Regulators ask Apple why it banned Epic Games’ iOS developer account from Mashable

On Thursday, the Digital Markets Act (DMA) officially goes into effect in the EU. The new antitrust law aims to take on Big Tech’s stranglehold of certain markets and industries, forcing companies to open their core platforms to competition.

However, on the DMA’s very first day, Apple is in the hot seat. According to a new report by Reuters, EU regulators are looking into the latest battle between Apple and Fortnite developer Epic Games. 

Why are EU regulators targeting Apple?

On Wednesday, Epic Games went public with the news that Apple terminated the video game company’s iOS developer account. Epic Games planned to open its own alternative marketplace, an App Store alternative that Apple has been forced to allow in the EU under the DMA. 

Epic Games already announced its intent to bring Fortnite back to iOS as part of this plan. The popular battle-royale game had been missing on the iPhone since Apple removed it from the App Store in 2020. Apple booted the Fortnite app from the App Store after Epic Games attempted to cut the iPhone-maker out of the in-app purchase system, avoiding Apple’s revenue share fees.

However, all of Epic Games’ iOS plans in the EU are now on hold after Apple terminated their developer account, citing Epic Games’ past history circumventing Apple’s rules and criticism of Apple from the company that allegedly breaks its terms of service.

“We have requested further explanations on this from Apple under the DMA (Digital Markets Act),” a European Commission spokesperson said to Reuters.

Apple isn’t faring well under the EU’s new regulations

While companies like Meta, Google, and Microsoft will all be affected by the DMA, no Big Tech company has made more headlines for its controversial response to the new regulations than Apple.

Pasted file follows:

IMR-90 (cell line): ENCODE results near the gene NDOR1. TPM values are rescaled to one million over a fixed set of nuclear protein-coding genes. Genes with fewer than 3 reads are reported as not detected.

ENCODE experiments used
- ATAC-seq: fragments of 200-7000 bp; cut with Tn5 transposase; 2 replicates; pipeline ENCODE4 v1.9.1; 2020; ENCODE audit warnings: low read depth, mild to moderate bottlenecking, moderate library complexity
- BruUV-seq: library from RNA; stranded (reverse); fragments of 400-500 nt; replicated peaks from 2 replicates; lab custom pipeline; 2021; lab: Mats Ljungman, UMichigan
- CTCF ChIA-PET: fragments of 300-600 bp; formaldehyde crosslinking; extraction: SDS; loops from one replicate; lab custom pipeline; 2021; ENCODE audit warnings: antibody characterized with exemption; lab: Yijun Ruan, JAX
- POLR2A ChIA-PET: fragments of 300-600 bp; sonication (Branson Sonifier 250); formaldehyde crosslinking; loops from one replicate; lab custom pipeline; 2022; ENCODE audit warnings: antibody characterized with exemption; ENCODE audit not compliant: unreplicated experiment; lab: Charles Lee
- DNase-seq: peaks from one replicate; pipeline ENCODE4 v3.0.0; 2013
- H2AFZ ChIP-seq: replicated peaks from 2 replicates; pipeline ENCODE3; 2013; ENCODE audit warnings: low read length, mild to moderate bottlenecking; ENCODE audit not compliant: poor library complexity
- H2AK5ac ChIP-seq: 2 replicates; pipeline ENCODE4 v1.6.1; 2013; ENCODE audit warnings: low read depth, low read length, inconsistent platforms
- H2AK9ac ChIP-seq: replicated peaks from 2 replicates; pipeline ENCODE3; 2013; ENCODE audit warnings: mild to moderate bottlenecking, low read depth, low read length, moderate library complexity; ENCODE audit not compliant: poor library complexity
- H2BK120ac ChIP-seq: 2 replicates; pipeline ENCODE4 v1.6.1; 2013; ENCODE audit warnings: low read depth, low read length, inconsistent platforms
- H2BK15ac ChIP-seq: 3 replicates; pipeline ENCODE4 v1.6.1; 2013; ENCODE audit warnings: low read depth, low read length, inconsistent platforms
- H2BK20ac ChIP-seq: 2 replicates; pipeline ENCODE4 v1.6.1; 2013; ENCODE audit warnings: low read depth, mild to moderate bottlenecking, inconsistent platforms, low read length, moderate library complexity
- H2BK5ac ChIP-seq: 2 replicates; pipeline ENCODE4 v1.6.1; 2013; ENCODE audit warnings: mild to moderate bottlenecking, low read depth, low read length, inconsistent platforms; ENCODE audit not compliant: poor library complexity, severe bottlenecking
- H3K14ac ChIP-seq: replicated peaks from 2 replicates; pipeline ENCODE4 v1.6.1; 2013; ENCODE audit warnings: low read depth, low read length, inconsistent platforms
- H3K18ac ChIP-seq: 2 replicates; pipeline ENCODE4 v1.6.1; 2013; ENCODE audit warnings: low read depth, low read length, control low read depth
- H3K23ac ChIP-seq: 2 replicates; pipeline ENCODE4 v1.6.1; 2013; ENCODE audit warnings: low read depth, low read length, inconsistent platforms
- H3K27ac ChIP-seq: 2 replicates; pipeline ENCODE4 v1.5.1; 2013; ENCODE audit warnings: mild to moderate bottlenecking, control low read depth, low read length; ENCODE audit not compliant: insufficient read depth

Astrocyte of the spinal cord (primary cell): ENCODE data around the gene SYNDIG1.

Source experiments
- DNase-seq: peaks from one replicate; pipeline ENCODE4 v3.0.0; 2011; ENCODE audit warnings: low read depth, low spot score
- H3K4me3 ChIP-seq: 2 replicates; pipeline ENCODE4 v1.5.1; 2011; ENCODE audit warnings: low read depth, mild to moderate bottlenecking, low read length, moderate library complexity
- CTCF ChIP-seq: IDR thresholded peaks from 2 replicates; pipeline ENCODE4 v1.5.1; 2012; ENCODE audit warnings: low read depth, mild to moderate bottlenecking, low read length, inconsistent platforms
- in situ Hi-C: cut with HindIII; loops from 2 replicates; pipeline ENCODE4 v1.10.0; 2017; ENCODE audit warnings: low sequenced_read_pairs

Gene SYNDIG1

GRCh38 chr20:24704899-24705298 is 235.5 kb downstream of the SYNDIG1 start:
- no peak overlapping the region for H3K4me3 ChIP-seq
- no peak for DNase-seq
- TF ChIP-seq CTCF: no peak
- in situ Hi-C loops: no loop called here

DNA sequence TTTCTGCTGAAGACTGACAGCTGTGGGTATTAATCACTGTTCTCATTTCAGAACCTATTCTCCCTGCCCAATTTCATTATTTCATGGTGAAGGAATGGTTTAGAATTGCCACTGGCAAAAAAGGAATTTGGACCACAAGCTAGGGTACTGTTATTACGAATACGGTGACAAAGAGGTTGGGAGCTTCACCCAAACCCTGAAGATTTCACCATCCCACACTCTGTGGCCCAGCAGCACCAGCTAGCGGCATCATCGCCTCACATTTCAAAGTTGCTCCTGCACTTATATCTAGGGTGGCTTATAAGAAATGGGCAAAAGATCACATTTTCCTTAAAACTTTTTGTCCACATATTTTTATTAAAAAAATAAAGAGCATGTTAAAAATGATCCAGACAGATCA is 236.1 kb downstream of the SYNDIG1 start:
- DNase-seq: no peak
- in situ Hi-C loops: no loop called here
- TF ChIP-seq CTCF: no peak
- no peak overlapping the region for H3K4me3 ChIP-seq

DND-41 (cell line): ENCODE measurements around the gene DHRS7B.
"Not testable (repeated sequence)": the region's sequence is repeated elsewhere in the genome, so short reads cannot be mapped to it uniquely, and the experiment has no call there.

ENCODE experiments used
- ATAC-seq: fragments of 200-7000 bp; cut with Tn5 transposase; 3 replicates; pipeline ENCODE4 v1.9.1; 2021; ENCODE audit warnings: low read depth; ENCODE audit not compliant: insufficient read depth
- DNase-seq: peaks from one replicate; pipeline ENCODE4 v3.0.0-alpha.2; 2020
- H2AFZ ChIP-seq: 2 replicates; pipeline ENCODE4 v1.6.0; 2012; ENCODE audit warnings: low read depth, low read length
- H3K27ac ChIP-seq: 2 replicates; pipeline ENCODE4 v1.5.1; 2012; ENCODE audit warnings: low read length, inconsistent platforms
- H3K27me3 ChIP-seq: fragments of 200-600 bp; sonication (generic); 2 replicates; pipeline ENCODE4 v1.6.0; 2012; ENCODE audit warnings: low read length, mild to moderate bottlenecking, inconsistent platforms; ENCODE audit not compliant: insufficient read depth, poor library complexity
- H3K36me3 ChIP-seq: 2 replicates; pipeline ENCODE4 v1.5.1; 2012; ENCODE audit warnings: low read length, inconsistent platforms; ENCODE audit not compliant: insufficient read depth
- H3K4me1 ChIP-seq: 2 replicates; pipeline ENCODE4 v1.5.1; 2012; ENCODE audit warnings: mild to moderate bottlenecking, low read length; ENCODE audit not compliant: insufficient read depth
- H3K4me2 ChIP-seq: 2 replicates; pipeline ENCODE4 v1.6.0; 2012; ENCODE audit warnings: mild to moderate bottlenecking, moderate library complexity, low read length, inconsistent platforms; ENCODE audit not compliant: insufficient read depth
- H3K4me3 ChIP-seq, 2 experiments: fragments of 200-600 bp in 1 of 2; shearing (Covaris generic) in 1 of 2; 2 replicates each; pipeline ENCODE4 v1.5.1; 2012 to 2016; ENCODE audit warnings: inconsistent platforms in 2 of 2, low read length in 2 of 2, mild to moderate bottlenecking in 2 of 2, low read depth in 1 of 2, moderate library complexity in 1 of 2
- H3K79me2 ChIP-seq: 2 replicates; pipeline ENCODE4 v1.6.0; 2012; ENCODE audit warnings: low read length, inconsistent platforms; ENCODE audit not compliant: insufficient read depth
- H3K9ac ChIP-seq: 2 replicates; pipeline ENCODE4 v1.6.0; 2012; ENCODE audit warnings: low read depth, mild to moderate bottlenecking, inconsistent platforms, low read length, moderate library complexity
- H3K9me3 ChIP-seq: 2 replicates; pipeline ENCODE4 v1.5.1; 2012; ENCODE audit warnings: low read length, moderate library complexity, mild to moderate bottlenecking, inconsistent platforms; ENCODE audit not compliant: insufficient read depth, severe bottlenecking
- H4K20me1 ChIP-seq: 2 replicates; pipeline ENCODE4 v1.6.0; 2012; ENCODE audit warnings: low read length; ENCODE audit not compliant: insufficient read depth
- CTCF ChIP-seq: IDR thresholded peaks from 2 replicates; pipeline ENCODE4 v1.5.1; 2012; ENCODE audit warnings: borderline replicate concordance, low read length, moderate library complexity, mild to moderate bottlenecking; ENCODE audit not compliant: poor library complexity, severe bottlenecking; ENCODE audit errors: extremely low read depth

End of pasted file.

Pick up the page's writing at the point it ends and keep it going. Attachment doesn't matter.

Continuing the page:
In preparation for the DMA, Apple announced updated policies in order to comply with the new rules. The company was criticized by its peers almost immediately for “malicious compliance,” as Epic Games CEO Tim Sweeney puts it.

Perhaps the most controversial decision Apple made was with its new App Store structure. Under the DMA, Apple has been forced to allow “alternative marketplaces” on iOS devices that compete with the App Store. Developers who don’t want to follow Apple’s App Store policies can release their apps on iPhone and iPad via third-party App Store competitors.

Earlier this year, Apple shared its rules for alternative marketplaces and developers who distribute apps through them. Among Apple’s decisions was a fee scheme that saw app developers utilizing alternative marketplaces hit with a per-download fee that would even be applicable for free apps.

Under Apple’s new policy, developers who accept these terms could find themselves paying Apple more than they would have under the company’s old App Store terms. Meta, Microsoft, Spotify, and Epic Games all called Apple out for these policies, arguing that Apple was deploying DMA-inspired policies that acted against the DMA’s actual intent.

In addition to the App Store rules changes, Apple also announced that it was killing off home screen web apps as a result of the DMA. However, Apple quickly walked that decision back after significant backlash.

Now, on the day the DMA officially goes into effect, EU regulators have already announced a preliminary investigation into Apple’s termination of Epic Games’ developer account. Happy Digital Markets Act (DMA) day, everyone!

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